Refer to you vehicle’s instruction manual for the correct jack location and how to use it safely.
It’s a good practice to drive the vehicle around the block after changing a tire and then check the nuts to make sure they are secure. Sometimes wheels aren’t aligned properly when you first tighten them, and they can loosen during driving.
Switch Batteries Safely
You’re not going anywhere if your battery dies. With most new vehicles, removing the battery means you could lose programmed information such as your radio-station settings, PIN codes or even engine-management information. (Battery-backup devices that plug into the accessory outlet can retain the programming.) If you install a battery incorrectly, you risk frying sensitive electronics. It pays to check your owner’s manual or the vehicle manufacturer’s Web site for tips before you start. Remember that battery acid is highly corrosive and can cause burns, and it produces a flammable gas — so no smoking! Also, remove any metal jewelry to avoid potential electrical sparking.
To help prevent short-circuiting, first disconnect the negative terminal and then the positive terminal. Remove the battery clamps or hold-downs and take out the old battery. Clean the cable clamps with a wire brush and a baking soda solution (about one tablespoon of baking soda and one cup of water). Install the new battery, reconnecting the positive terminal first. Apply lithium grease to the terminals to help prevent corrosion. You can recycle the old battery at any garage or car dealership, or you can take it to a metal-recycling business for some extra cash.
Change the Oil (and Filter)
Changing the oil is one job that hasn’t changed much (though most newer vehicles can go longer between oil changes than in the past). When you change oil, you should always replace the oil filter at the same time (see photo, below). The vehicle should be on a level surface and have a warm engine so the oil will drain more freely. First remove the oil-filler cap; then drain the oil by removing the drain plug on the bottom of the engine block. Use an oil-filter wrench to remove the old oil filter and clean the seating area before installing the new filter. (Apply a little motor oil to the filter seal first.) Replace the drain plug and pour in the new oil. Be sure to replace the cap. Run the engine for a few minutes to check for leaks. Turn off the engine and allow a few minutes to let the oil settle; then check the oil level to be sure it’s full. Recycle the old oil at an auto-parts store.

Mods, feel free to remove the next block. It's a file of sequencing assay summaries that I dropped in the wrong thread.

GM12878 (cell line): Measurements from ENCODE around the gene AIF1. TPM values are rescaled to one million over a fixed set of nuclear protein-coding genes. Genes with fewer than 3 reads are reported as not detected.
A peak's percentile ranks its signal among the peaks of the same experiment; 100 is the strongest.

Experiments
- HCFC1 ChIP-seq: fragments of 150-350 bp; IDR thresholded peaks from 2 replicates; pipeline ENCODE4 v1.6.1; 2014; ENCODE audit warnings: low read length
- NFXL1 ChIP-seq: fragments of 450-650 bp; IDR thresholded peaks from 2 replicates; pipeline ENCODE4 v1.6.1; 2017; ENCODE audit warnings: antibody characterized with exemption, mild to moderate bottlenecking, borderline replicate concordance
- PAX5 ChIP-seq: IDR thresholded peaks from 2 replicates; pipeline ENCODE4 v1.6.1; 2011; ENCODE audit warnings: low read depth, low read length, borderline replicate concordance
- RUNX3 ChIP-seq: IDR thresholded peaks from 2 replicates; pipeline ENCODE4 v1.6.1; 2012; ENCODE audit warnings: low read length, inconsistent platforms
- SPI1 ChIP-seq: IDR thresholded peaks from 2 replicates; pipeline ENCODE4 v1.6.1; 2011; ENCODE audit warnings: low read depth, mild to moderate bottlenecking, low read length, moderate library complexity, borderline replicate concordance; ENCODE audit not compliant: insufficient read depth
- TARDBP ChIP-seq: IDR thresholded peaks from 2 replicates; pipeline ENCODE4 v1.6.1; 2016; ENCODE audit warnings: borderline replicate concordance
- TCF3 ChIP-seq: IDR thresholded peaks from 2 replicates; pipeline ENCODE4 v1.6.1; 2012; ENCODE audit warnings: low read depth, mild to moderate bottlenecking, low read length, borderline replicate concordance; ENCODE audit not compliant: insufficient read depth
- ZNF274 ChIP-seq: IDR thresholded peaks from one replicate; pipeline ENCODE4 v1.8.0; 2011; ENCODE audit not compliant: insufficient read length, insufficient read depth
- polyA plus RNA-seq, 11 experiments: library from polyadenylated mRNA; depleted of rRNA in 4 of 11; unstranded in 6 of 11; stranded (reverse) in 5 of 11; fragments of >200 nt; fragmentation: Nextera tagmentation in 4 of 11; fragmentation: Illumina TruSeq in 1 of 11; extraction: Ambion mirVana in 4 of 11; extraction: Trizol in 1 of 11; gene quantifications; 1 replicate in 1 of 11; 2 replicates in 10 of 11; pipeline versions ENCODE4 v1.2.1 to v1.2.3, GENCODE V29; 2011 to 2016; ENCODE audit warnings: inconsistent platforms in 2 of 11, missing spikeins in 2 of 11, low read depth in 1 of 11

Many newer vehicles make changing oil more convenient by positioning the filter in an accessible spot.
Know How to Tow
Sometimes there’s no alternative to towing. This can happen as easily in your garage as out on the road, so it’s important to know the location of the tow points on your vehicle and how they should be used — always refer to the owner’s manual. Front-drive and rear-drive cars can be towed on their rear wheels with the parking brake released and the transmission in neutral (for rear-drive). All-wheel- and four-wheel-drive vehicles present greater challenges; the safest way to tow them is on a flatbed truck.
Know where the tow points on your vehicle are and if they require a special attachment, such as this screw-in tow hook.
This article is a revised version of "DIY Maintenance and Emergency Repairs," from the Fall 2014 issue of HANDY. The original version incorrectly showed how to jumpstart a vehicle.